The death of Judd Foxman’s father marks the first time that the entire Foxman family—including Judd’s mother, brothers, and sister—have been together in years. Conspicuously absent: Judd’s wife, Jen, whose fourteen-month affair with Judd’s radio-shock-jock boss has recently become painfully public.
Simultaneously mourning the death of his father and the demise of his marriage, Judd joins the rest of the Foxmans as they reluctantly submit to their patriarch’s dying request: to spend the seven days following the funeral together. In the same house. Like a family.
As the week quickly spins out of control, longstanding grudges resurface, secrets are revealed, and old passions reawakened. For Judd, it’s a weeklong attempt to make sense of the mess his life has become while trying in vain not to get sucked into the regressive battles of his madly dysfunctional family. All of which would be hard enough without the bomb Jen dropped the day Judd’s father died: She’s pregnant.
This Is Where I Leave You is Jonathan Tropper’s most accomplished work to date, a riotously funny, emotionally raw novel about love, marriage, divorce, family, and the ties that bind—whether we like it or not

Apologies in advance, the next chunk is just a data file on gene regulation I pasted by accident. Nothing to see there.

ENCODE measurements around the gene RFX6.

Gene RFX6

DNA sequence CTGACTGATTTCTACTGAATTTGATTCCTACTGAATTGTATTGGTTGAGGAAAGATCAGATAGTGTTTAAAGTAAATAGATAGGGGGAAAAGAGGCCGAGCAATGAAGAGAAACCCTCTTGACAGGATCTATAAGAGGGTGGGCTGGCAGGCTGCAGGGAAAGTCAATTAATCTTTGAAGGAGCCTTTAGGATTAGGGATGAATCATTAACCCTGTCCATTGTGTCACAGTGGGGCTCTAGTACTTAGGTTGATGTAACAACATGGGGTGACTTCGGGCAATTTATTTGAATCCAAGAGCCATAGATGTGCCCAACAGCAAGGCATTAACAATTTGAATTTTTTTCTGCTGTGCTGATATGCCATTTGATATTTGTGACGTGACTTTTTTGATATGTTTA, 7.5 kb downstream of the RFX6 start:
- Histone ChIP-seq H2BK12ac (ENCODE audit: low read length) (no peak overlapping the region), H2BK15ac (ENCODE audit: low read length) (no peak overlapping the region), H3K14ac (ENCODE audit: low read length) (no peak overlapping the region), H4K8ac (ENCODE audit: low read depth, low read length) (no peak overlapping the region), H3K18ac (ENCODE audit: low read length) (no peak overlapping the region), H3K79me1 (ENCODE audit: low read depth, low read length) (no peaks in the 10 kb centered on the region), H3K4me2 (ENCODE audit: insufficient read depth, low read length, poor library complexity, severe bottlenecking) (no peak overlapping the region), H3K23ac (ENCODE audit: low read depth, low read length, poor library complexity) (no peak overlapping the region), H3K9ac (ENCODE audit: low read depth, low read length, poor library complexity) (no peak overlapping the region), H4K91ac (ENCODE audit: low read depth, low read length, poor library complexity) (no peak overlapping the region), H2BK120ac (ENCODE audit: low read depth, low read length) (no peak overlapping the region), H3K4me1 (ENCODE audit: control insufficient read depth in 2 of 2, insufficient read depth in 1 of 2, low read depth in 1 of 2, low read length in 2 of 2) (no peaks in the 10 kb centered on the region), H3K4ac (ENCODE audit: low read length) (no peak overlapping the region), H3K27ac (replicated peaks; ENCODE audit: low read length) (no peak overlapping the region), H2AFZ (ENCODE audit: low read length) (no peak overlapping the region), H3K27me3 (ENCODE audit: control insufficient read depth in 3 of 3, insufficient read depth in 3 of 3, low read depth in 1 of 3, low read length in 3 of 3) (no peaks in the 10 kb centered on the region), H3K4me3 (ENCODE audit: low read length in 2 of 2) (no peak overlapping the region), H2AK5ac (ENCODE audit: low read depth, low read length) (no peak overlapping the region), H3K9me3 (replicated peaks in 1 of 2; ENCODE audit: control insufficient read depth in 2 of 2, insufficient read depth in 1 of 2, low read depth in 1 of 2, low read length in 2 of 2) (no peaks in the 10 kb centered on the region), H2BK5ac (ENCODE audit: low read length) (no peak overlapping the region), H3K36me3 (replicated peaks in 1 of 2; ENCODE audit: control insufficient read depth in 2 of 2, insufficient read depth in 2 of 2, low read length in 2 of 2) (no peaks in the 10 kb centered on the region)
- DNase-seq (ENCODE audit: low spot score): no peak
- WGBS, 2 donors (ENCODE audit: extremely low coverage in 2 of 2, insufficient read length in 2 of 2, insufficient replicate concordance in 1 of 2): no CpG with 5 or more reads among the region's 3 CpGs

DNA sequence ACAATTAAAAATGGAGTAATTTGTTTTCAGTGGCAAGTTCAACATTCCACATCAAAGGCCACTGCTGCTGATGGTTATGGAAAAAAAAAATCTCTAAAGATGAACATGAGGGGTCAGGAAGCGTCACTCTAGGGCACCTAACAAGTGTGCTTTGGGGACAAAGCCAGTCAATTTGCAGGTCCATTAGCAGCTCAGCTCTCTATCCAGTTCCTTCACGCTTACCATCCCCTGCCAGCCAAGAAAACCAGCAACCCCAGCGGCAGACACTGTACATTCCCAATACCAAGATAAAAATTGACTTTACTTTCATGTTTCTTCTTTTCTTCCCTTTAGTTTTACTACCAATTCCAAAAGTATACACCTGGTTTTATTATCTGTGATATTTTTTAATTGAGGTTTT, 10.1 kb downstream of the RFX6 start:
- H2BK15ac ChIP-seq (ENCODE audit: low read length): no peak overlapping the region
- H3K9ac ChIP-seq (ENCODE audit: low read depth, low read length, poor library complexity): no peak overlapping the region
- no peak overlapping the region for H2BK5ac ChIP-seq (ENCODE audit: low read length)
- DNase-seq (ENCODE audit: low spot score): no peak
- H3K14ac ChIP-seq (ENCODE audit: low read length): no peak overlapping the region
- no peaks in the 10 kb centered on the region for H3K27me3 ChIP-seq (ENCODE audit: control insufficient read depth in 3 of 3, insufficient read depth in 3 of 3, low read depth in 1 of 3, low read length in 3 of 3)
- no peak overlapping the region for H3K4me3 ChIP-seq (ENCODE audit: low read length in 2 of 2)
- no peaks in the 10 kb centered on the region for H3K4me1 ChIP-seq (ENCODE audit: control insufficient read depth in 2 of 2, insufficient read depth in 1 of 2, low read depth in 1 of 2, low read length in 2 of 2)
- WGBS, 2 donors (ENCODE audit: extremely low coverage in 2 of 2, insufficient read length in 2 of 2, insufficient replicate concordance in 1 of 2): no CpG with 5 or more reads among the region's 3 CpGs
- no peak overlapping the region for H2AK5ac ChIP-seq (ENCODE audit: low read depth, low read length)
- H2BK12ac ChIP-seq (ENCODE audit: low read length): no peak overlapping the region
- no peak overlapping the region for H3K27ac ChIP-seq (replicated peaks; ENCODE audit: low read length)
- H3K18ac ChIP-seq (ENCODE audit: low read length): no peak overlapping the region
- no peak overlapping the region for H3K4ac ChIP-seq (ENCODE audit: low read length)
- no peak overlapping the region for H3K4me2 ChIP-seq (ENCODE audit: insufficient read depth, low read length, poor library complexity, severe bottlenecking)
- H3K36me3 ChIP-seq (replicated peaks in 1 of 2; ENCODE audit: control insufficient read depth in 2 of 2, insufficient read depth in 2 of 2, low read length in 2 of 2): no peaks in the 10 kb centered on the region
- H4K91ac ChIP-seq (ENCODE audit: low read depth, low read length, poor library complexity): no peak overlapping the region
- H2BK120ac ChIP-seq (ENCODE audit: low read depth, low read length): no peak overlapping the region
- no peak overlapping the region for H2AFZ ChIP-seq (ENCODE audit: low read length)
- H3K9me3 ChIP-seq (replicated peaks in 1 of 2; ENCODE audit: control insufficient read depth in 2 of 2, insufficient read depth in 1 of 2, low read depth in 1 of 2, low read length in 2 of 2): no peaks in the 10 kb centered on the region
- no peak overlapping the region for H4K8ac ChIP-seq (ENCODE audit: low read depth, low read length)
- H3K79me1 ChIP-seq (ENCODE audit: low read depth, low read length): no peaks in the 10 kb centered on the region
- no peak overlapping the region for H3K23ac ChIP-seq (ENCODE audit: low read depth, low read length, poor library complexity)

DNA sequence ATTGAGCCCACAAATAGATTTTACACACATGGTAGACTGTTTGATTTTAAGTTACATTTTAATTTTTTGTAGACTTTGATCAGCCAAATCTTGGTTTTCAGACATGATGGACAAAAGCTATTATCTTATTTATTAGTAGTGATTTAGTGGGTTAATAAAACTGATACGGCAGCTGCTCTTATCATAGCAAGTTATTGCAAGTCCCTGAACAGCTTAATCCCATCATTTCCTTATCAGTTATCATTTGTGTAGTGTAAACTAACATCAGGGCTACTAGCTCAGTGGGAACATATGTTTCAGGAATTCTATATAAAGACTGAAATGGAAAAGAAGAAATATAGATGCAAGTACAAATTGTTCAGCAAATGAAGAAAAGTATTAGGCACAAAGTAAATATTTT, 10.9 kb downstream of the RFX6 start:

This was an interesting read. The story sucked me right in and didn’t let me go until the last page. I have to admit, parts of the story reminded me of listening to my great in-laws. It seems the older people get, the more horror stories they become full of. More cautionary tales of unlikely events with horrible consequences. I kind of felt like I was talking to one of them when dealing with a certain neighbor and then a dog. It just seemed….unlikely so much bad stuff would happen on one street. But maybe this is the street The Offspring sang about in “The Kids aren’t Alright.”
I really enjoyed the language and the feel of this book. The observations about loss and life were fantastically cutting. If you enjoy bottle episodes (and I love bottle episodes), this is a good book for you.